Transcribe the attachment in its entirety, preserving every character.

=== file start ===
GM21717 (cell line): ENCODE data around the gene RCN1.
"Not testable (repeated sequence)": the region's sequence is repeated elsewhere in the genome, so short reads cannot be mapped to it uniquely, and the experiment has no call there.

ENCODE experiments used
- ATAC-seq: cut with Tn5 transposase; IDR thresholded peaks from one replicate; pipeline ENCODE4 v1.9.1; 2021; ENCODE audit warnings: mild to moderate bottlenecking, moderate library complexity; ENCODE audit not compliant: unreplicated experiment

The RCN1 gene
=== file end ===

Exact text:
GM21717 (cell line): ENCODE data around the gene RCN1.
"Not testable (repeated sequence)": the region's sequence is repeated elsewhere in the genome, so short reads cannot be mapped to it uniquely, and the experiment has no call there.

ENCODE experiments used
- ATAC-seq: cut with Tn5 transposase; IDR thresholded peaks from one replicate; pipeline ENCODE4 v1.9.1; 2021; ENCODE audit warnings: mild to moderate bottlenecking, moderate library complexity; ENCODE audit not compliant: unreplicated experiment

The RCN1 gene